Trent, 16, Lincoln, NE
We were raised Methodist ever since I was little. Not by my mom, because she’s not very church-y, but people in the family were very Protestant in their beliefs. I just never really got the whole idea of one god, and why it just had to be a man and there wasn’t any feminine aspect to anything. So I researched and I talked to people who were of other religions, and paganism was the only religion that came from the heart and made sense to me.
Paganism is a very old religion — 15,000 years old, approximately. We worship nature. There are male and female aspects of the god and the goddess and everything on Earth. We hold the Earth sacred and worship it as a divine being in itself.
I was in a group of people who worshipped together, but that broke up mostly because our high priestess decided she didn’t want the thing going on at her house because her mom wasn’t accepting of it. So it was hard to arrange meetings, and barely anybody showed up half the time. It was kind of a waste. I’ve been worshipping solitarily since middle school.
Usually, if it’s the full moon, I’ll meditate and do all that and call down the moon, which means you draw down energy from the moon because it’s the celestial symbol of the goddess. You put that forth throughout the world to heal the people who need help and find cures for diseases. I don’t heal other people because I don’t want people I don’t know coming into the house, s I usually heal myself, or the cat if she’s not feeling good.
Paganism is accepting of everyone – blind, gay, deaf, straight. I’ve always known since I was little that I was gay, which I guess is really cliché and everyone says that. I guess my first real experience was when I was at camp. The shower rooms weren’t divided. I guess I thought it just felt right to be in there. I went out with a bunch of girls from, like, sixth grade to eighth grade. I realized after I went out with my best friend, Ashley, that I didn’t like girls and there was nothing there. I connected, just not in that way.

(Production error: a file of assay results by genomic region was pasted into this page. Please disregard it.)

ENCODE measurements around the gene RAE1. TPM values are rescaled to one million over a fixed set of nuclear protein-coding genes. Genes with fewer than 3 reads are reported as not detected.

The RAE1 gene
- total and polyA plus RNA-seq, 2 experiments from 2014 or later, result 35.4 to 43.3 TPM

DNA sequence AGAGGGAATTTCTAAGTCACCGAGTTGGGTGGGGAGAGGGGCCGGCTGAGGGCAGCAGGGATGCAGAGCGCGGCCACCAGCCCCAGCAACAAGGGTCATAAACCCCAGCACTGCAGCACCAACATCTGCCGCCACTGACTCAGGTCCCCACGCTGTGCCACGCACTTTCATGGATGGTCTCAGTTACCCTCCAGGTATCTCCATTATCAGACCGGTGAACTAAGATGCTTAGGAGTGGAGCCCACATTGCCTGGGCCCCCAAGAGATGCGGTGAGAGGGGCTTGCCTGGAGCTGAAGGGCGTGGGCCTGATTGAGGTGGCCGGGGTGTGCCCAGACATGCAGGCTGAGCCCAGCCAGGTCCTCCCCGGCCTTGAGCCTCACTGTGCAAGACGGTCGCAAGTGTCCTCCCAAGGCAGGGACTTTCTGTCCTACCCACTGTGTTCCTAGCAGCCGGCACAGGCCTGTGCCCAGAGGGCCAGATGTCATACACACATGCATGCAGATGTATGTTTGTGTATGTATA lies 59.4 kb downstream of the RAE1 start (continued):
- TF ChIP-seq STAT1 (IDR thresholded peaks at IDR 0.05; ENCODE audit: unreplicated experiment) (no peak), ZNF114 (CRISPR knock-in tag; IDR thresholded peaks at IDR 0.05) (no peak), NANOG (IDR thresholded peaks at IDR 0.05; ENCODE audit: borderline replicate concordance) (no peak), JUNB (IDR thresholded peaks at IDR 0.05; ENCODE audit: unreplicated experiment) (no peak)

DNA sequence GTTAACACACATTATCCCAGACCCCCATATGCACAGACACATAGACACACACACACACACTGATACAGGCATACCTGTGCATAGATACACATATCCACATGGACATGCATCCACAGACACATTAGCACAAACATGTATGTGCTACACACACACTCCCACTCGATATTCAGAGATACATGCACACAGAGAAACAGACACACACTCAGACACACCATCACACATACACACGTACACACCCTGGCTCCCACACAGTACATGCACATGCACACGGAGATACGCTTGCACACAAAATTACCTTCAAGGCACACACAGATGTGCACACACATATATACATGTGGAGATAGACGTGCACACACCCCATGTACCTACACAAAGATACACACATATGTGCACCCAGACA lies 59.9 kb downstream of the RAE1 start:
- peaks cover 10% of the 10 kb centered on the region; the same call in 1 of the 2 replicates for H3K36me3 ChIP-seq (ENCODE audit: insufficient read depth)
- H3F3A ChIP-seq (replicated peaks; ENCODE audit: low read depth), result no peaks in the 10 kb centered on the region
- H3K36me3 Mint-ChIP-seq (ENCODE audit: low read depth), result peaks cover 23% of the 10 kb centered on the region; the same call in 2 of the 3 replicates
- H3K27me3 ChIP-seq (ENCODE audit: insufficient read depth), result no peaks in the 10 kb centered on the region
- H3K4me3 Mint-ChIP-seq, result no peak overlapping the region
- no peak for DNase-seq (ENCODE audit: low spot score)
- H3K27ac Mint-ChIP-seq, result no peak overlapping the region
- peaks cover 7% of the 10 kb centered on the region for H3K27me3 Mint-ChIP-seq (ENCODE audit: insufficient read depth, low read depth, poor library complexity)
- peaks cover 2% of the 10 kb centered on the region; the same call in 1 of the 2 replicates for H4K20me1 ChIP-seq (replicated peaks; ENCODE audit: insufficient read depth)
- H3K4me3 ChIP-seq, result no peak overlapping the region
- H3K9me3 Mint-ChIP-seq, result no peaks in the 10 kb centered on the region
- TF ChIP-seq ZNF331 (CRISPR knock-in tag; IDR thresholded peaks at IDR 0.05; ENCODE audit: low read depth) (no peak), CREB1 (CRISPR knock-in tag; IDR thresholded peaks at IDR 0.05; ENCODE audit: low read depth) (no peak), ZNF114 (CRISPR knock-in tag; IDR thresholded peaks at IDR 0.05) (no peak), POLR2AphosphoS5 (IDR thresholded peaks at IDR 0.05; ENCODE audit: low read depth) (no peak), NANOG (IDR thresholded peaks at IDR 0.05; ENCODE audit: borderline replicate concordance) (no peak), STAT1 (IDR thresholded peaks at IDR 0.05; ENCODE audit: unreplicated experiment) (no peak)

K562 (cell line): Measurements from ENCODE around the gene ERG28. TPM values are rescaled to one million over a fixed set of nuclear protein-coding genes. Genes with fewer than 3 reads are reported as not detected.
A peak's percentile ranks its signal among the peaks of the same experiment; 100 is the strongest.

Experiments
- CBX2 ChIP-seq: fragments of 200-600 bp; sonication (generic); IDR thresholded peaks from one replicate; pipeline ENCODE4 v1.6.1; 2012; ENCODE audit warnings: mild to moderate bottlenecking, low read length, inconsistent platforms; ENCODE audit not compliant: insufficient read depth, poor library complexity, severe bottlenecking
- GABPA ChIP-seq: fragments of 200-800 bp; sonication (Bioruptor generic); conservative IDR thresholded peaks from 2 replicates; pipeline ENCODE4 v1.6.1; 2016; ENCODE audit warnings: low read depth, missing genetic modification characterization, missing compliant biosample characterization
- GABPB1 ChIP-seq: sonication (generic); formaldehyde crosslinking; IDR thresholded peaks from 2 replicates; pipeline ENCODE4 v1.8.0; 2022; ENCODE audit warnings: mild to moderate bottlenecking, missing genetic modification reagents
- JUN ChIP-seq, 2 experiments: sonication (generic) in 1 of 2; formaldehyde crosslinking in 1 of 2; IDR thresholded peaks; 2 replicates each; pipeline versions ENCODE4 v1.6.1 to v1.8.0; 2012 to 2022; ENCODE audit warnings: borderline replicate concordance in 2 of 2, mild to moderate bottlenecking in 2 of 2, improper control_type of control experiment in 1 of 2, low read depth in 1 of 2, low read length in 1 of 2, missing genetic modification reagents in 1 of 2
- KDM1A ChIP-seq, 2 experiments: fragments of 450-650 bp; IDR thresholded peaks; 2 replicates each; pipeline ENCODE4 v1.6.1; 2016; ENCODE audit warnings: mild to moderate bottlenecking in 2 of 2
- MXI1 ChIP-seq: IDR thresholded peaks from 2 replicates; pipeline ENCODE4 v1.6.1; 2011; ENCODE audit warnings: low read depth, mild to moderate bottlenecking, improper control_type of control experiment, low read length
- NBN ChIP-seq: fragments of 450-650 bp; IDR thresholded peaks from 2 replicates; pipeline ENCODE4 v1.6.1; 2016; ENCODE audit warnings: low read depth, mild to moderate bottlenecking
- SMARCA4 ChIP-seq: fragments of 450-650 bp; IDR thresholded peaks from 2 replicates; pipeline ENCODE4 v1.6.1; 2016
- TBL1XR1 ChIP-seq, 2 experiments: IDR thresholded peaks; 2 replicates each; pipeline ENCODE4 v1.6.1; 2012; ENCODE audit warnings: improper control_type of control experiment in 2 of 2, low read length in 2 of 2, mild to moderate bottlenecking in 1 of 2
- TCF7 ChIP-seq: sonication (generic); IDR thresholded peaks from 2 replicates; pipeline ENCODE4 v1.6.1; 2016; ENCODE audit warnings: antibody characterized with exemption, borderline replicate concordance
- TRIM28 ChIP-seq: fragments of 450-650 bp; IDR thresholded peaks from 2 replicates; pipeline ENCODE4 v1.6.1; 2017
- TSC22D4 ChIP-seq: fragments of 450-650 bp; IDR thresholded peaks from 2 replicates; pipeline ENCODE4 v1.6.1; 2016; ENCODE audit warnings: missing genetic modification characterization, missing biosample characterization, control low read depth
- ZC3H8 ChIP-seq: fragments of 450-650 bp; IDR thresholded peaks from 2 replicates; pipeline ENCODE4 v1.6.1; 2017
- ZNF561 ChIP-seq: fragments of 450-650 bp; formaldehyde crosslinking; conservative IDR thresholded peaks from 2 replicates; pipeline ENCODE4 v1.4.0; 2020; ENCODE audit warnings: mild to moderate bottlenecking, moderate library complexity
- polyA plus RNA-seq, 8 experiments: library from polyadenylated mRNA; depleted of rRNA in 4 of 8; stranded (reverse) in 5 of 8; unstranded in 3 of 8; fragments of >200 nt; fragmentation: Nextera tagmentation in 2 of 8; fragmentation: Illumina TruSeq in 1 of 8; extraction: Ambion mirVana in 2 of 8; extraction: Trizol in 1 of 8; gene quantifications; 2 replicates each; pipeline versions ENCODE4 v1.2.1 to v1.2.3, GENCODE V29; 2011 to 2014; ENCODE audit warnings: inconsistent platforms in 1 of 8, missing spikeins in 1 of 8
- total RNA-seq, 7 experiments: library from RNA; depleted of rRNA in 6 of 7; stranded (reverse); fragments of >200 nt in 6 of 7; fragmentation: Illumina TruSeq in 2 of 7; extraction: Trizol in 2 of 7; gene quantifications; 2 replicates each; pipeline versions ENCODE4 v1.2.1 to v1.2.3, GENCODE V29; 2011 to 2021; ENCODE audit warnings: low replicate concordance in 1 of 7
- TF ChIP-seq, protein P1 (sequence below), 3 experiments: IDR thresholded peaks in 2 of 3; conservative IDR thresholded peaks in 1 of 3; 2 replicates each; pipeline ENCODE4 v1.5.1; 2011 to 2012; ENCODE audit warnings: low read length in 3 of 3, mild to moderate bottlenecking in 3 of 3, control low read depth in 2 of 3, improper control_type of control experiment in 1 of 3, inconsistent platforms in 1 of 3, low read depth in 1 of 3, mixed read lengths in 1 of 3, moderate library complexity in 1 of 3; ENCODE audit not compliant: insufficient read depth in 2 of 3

I came out to my mom at the end of eighth grade. I took her to Texas Roadhouse and she was like, “I kind of already figured from your mannerisms.” And I was like, “Oh wow, Mom, thanks!”
Coming out lifted a huge weight off my shoulders. Life is much easier, because hiding from who you are can only bring bad karma to yourself and others. You’re not living the way you should, so your body and your mind and your soul aren’t one. You’re just basically a zombie.
When I came out at school, at first a lot of people were very rude and said, “Oh, you’re just faking it because you want to be around girls.” I got called the F-word all the time, and “homo” and “queer” and all that. People would always go “Oh, that’s so gay” and then apologize to me. It doesn’t really matter to me until you apologize because then I know you meant it harmfully.
There are mean people everywhere who call you names and don’t like you because you’re gay or you’re black or Asian or whatever — there’s some stupid reason that people don’t like you for everything. But I like being around the people at school even though they might not like me. I try to love everyone because we’re supposed to.
As told to Diana Scholl.
Photo by Laurel Golio, taken in Lincoln, NE, 2012
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